After some amazing victories in November, the National Electoral Committee is ramping up for 2018 elections and has released a strategy document outlining our plan to build independent political power rooted in our chapters, starting with primaries (electoral.dsausa.org/). Our work will be based on a power analysis of each separate context rather than a cookie-cutter approach. We understand that capital controls the government, but if we strategically elect politicians accountable to us, we can mitigate or even reverse some of the worst policies that are destroying our communities right now. We can enact transformative reforms, policies that actually shift the balance of power from the ruling class to the working class.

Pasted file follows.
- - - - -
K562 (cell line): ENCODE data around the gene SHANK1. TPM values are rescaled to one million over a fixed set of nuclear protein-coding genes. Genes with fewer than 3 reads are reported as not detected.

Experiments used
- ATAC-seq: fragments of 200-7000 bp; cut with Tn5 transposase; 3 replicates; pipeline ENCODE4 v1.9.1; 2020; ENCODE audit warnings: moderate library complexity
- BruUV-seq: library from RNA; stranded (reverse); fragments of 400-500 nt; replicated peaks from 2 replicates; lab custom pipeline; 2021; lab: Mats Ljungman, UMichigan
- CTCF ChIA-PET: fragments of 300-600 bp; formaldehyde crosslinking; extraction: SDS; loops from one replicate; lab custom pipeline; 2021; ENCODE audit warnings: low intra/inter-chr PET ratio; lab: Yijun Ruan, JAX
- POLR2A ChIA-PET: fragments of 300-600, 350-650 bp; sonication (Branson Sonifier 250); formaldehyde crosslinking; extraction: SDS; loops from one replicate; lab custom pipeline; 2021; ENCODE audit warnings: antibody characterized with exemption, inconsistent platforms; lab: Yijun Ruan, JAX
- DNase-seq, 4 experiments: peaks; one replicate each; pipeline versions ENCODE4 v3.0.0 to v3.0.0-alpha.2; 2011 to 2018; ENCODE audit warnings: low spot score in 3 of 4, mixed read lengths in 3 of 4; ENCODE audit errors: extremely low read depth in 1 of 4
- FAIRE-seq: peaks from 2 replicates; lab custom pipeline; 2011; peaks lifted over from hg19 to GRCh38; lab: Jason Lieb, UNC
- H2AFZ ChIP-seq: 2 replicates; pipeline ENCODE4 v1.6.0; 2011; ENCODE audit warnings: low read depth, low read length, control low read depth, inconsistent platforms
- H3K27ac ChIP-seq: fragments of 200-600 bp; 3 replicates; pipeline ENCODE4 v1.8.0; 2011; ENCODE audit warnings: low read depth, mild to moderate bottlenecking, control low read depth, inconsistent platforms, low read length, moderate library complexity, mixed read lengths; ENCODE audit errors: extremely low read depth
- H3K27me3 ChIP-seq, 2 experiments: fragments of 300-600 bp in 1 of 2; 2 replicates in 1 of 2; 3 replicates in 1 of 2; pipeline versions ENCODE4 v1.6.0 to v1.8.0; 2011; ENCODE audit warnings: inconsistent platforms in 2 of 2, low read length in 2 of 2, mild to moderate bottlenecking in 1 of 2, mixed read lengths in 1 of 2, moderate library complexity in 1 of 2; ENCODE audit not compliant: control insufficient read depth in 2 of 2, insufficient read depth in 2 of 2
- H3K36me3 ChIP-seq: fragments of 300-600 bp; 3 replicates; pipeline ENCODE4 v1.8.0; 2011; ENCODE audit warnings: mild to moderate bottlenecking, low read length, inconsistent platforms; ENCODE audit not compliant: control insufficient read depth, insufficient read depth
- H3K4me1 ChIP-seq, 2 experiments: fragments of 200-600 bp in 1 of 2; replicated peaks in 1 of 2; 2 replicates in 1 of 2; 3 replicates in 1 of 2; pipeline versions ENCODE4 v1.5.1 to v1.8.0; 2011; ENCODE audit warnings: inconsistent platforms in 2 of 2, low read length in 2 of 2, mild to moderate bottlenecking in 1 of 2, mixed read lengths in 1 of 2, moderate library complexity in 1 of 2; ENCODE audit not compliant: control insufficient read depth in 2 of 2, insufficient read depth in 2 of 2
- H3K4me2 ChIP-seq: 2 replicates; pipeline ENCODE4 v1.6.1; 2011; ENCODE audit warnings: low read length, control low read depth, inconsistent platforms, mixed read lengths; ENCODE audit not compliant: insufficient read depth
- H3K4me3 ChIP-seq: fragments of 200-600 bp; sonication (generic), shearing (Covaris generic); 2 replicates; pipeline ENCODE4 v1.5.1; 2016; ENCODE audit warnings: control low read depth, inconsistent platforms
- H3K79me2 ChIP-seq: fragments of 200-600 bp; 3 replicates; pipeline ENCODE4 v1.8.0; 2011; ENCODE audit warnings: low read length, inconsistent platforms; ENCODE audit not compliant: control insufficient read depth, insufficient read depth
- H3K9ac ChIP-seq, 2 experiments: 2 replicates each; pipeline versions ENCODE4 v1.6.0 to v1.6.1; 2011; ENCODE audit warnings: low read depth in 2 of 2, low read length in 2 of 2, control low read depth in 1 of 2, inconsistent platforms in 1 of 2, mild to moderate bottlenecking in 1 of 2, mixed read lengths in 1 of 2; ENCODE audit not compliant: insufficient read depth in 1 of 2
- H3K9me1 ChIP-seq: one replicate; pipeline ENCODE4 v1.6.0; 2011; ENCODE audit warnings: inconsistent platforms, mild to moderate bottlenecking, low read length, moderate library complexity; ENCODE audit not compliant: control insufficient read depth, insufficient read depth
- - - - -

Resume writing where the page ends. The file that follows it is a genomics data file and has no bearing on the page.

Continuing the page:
This February, we won our first local healthcare victory. No, we didn’t get Medicare for All. But Austin DSA, working in partnership with Austin unions—in particular the construction trades— helped pass the first paid sick leave law in the entire South, which is home to 70% of the nation’s poor. The legislation was introduced by Greg Casar, a DSA member on the city council, and passed because DSA members canvassed tirelessly. They carried a message about the immediate benefit and held out a vision of health care for everyone. I teared up when I saw the video that Austin DSA posted of the late-night city council vote. A red rose sat on the desk in front of Casar in recognition of our movement and the DSA members who began singing Solidarity Forever. We know, of course, that the fight doesn’t end in a city council. Republican-controlled state legislatures have repealed living-wage victories and will undoubtedly go after this victory. We must elect allies in state legislatures and at the national level. (The National Electoral Committee is hosting a series of webinars to explain the nuts and bolts of electoral organizing. Check them out at dsausa.org.)